A lot of theme park tourists are unaware that one of the cornerstones of the Disney park experience is unique to every location. Main Street, U.S.A., while often following a similar theme of celebrating America and Americana, has distinct differences at every Disney park. Just like the most die-hard Disney park fans feel the need to visit every Disney theme park, so should they feel the need to explore the various Main Streets. Read below about some of the reasons you absolutely must visit every Main Street, U.S.A.
1. Disneyland’s Main Street is inspired by Walt Disney’s hometown.
Like 1955 animated film The Lady and the Tramp, the setting for the very first Main Street, U.S.A. is based largely on Walt Disney’s hometown Marceline, Missouri. It’s set around the year 1910, when Walt was about ten years old. Another major influence is Fort Collins, Colorado, the hometown of Harper Golf, an artist who worked on Main Street with Walt. One of the biggest appeals of the original Main Street is of course Walt’s personal apartment, even though it’s off-limits to visitors to preserve his memory. However, guests do get to enjoy the exterior with the lamp burning in the front window as a tribute to him. Walt Disney had a very special quote about what Main Street meant to him, or at least what the only one he’d live to see completed did.
For those of us who remember the carefree time it recreates, Main Street will bring back happy memories. For younger visitors, it is an adventure in turning back the calendar to the days of their grandfather's youth."
As the original Main Street and because of its close ties to Walt Disney himself, Disneyland’s Main Street, U.S.A. is one of the most special versions on this list.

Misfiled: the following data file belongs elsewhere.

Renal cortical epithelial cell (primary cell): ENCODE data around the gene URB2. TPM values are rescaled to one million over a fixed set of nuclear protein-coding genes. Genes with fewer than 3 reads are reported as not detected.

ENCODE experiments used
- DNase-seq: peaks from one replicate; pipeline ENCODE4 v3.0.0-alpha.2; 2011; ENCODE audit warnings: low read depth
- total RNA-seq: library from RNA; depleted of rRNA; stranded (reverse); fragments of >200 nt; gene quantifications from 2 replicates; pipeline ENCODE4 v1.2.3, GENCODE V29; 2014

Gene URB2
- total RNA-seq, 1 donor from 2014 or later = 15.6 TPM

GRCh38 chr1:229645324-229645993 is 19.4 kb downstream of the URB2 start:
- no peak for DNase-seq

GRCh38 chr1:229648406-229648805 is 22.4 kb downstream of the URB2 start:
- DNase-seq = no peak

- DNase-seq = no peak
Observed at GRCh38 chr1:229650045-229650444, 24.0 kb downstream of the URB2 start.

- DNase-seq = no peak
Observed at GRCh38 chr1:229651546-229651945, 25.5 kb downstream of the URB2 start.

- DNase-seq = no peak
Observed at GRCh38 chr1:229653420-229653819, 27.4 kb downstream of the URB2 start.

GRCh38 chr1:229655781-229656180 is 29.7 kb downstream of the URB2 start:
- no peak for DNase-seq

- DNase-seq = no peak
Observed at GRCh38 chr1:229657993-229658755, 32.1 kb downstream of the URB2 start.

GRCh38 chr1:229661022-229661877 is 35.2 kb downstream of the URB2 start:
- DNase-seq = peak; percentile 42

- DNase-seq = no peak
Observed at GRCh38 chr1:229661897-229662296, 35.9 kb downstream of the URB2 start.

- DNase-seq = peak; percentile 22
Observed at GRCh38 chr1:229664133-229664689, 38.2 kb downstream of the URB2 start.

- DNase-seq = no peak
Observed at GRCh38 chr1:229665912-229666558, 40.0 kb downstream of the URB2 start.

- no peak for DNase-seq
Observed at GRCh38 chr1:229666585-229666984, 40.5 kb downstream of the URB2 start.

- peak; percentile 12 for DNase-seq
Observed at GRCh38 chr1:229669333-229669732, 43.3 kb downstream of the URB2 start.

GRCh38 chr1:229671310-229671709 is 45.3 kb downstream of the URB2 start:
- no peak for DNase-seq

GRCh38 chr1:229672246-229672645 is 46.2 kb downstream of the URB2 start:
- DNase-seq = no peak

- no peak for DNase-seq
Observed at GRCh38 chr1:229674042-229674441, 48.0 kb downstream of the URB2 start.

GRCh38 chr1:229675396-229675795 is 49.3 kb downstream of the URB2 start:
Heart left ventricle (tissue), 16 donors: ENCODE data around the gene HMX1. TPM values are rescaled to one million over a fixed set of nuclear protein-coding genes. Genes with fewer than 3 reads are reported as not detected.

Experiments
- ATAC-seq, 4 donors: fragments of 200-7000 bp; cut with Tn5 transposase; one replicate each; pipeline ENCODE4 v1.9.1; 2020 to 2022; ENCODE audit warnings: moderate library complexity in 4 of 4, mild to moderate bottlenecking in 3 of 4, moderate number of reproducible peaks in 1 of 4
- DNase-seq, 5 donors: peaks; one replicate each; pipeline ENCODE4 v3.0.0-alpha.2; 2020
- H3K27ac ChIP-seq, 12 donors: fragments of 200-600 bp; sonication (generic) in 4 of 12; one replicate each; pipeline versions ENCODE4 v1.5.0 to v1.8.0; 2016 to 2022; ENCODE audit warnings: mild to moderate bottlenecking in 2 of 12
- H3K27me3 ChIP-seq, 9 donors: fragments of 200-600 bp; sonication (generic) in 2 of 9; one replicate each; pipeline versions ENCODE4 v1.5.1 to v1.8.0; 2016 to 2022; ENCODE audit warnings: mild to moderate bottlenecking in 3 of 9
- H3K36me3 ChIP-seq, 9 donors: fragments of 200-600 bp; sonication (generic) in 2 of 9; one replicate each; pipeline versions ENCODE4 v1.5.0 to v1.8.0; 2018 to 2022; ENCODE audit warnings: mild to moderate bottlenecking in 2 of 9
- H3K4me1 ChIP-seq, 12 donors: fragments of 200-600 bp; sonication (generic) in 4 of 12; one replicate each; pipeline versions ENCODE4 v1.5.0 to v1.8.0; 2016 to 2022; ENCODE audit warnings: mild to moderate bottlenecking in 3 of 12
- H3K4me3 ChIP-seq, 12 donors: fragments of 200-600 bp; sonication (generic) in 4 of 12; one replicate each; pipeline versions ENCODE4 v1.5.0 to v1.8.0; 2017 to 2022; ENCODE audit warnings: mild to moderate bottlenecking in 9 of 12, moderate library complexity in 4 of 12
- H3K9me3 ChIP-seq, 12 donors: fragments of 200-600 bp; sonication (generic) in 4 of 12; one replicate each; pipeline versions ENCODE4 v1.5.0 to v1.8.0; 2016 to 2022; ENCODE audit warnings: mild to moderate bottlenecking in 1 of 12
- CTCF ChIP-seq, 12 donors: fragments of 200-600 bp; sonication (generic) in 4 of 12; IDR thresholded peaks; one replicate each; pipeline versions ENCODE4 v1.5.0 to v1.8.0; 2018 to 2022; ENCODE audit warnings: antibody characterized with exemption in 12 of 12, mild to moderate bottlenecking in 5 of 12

2. The Magic Kingdom Main Street is inspired by a number of American cities and towns.
Like Disneyland’s version, Disney World’s Main Street, U.S.A. has the decor of America during the turn of the century, but its influences are much more diverse. New England and Missouri are the big ones, but it goes beyond that, especially at the four corners area with four buildings with different architectural styles at the center of Main Street. This Main Street, U.S.A. is widely considered the “opening credits” of the Magic Kingdom. Because of his involvement after Walt’s passing, Roy O. Disney also has a statue with Minnie Mouse near the entrance that celebrates his contributions to the second Disney theme park. If you’re looking for a Main Street that best captures the United States as a whole, you have to visit the one at Walt Disney World.
3. Tokyo Disneyland’s World Bazaar has the most eateries.
Tokyo Disneyland has something very much like Main Street, U.S.A. known as the World Bazaar. Its biggest appeal is the large number of restaurants it holds, which include a 1950s diner, Sweetheart Cafe and even the Great American Waffle Company. Tokyo Disneyland also has a cool glass Victorian-style conservatory roof to shield attendees from the sometimes-fierce weather in Japan.
4. Disneyland Paris’ Main Street is inspired by the 1920s instead of the turn of the century.
While the buildings are near-identical to those at the Magic Kingdom in Orlando, the Main Street, U.S.A. at Disneyland Paris is mostly influenced by America ten years later. It’s based on a few trends at the time including the flapper era (when women wore short skirts, bobbed their hair, listened to jazz and were in general more rebellious), the ragtime era (named after the ragged rhythm style of music popular at the time), a love of baseball and the rise of automobiles. If you want a place like Anaheim’s Main Street but exploring a (still classic) period of America closer to present day, you can’t miss the Main Street, U.S.A. in Disneyland Paris.